Sunshine. Swampland. Mouse ears. What images come to mind when you think Florida?
In 1985, Governor Bob Graham, in a quest to redesign the state’s license plate, posed this exact question to Floridians. Earlier that year, the Legislature had enlisted professional graphic designers to create a a new tag, but Graham rejected the proposal. Instead, the governor initiated the Florida license plate drawing contest, calling on his constituency to share their ideas for how to best capture the Sunshine State aesthetic.
In an overwhelming display of public participation, the Florida Department of Highway Safety and Motor Vehicles received over 3,500 entries from people of every age, location and talent level. From the environment to tourism, the contest revealed the broad range of interests represented in the state, and especially highlighted the many factors that changed Florida after WWII. The competition also proved the auto tag’s dual purpose as both a vehicle identifier and a powerful marketing tool. As one contestant quipped, the plates acted as “a silent servant” used to “advertise Florida free of charge.”
The State Archives of Florida has since preserved this collection (S1046) of citizen artwork and Florida Memory has recently digitized a small selection. Over 30 years later, the license plate drawings are now a mosaic of how individual Floridians of 1985 visualized their state.
Contest participants tapped into a wide spectrum of Florida-related imagery, but one of the most popular themes was space exploration.
NASA’s opening of Kennedy Space Center on Brevard County’s Merritt Island in 1962 ignited economic and population growth in the surrounding Space Coast. By 1985, NASA officials had launched numerous successful missions from the central Florida cape, including the moon-landing Apollo 11 in 1969 and Columbia, the first shuttle to orbit in space, in 1981. The space program continued to expand into the 1980s. And many Floridians, like Bela Gajdoes of Winter Haven, a community about an hour and half west of the Kennedy Space Center, saw their home state as the epicenter of outer space innovation.
Whereas some contestants looked to technology for inspiration, many others focused on illustrating Florida’s abundance of plant and animal species.
Perhaps no fruit better represents Florida than a bright waxy orange. Since the 19th century, the citrus industry has remained central to the state’s agricultural economy. The orange has become a common symbol used to market Florida and appeared on several of the plate designs.
The sabal palm, Florida’s state tree, also made its way onto hundreds of the tag drawings. “[It is] what I think … best depicts our state to the world,” explained Palm Beach resident W. Stuart Gates, who placed a palm tree silhouette on the center of his tag mock-up.
Though tourists might think only of beaches and palm trees when they imagine Florida’s landscape, natives know all about the dangers lurking just beneath the surface of Florida’s swampland. In a design perhaps too graphic for the interstate, Loman O. Parent of Auburndale, a town near the central Florida Everglades, illustrated this tragic scene of a friend’s encounter with a Florida alligator.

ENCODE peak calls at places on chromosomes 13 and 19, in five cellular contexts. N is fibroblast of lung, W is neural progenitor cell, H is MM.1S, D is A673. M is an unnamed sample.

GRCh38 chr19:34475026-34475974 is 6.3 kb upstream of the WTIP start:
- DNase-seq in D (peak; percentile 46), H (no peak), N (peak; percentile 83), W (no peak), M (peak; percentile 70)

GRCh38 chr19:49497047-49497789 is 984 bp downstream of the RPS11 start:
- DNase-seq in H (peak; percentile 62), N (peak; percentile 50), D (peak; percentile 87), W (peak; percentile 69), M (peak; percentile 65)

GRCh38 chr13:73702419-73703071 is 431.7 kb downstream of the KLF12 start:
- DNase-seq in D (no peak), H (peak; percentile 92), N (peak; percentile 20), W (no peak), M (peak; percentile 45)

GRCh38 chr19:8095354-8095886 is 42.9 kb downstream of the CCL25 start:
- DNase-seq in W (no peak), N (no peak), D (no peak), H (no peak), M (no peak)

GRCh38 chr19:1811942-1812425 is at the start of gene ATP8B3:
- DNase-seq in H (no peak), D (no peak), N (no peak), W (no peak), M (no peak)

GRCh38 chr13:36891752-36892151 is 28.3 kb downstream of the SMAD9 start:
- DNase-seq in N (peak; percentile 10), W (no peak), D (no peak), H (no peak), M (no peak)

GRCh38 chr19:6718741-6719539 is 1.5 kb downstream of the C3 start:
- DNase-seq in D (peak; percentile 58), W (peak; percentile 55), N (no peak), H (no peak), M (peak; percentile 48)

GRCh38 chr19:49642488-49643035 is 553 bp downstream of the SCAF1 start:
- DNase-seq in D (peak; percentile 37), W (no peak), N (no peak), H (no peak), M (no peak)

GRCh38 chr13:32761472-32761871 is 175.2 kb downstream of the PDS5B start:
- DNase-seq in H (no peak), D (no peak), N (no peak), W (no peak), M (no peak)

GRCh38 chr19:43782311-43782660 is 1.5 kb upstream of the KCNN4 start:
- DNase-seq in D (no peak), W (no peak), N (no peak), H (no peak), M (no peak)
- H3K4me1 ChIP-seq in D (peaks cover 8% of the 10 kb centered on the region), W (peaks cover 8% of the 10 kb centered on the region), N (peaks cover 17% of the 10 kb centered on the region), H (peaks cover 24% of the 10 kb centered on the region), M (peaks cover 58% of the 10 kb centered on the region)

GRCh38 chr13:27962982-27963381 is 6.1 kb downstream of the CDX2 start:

The Everglades are critical to Florida’s ecology, and environmentalists of the 1980s were concerned about the negative impact of unchecked draining and pollution on the fragile natural resource. The Florida Audubon Society saw the license tag as an effective means of promoting land conservation. They enlisted a professional graphic artist to design this plate emblazoned with a call to “Save the Everglades.”
But those same development techniques that environmentalists opposed, incidentally helped to shape Florida into a desirable place for out-of-staters to move after WWII. Moreover, a sizeable wave of Caribbean immigrants (majority Cuban) fleeing political instability arrived in Florida between 1960 and 1980, further diversifying the populace. In fact, as of 1980 a reported 69 percent of Floridians had been born outside the state, up from 49 percent in pre-WWII 1930.
These demographic shifts likely inspired contestant Harry Gates of Lake City to scrawl “U-MEET-SOMEONE FROM SOMEWHERE,” on the bottom of his plate entry.
Retirees made up a large portion of Florida’s rapidly expanding transplant population in 1985. 75-year-old Richard Allen, who had relocated from New Jersey to Bradenton in the late 1970s, submitted a proposal to change Florida’s nickname to the “Senior State.”
Along with the big increase in new permanent residents after WWII, the opening of Walt Disney World near Orlando in 1971 amplified Florida’s longstanding identity as a major tourist destination. Several proposed license plate designs paid homage to the beloved Mickey Mouse.
After reviewing thousands of entries, state officials narrowed it down to six possible picks and published pictures of them in the newspapers, soliciting public input on selecting the winner.
The Florida Cabinet initially named this stylized drawing of a blazing Florida sun but rescinded their decision after it sparked backlash for its resemblance to the Japanese flag, still a contested symbol 40 years after WWII. “It has a white background with a rising sun in the middle of it. All we need now are Japanese characters on the tag and we can send it to Tokyo,” snarked one Orlando resident.
When it came down to choosing a winner of the license plate contest, the Cabinet ultimately chose not to accept any of the contest drawings. In an anticlimactic turn of events, they decided to simply invert the colors of the existing plate and add two orange blossoms. That same tag design is still used today.
However, the Florida Legislature remains aware of Floridians’ many interests and has approved over 100 specialty plates since 1999.
Did you participate in the 1985 Florida license plate drawing contest? Share your story in the comments section below.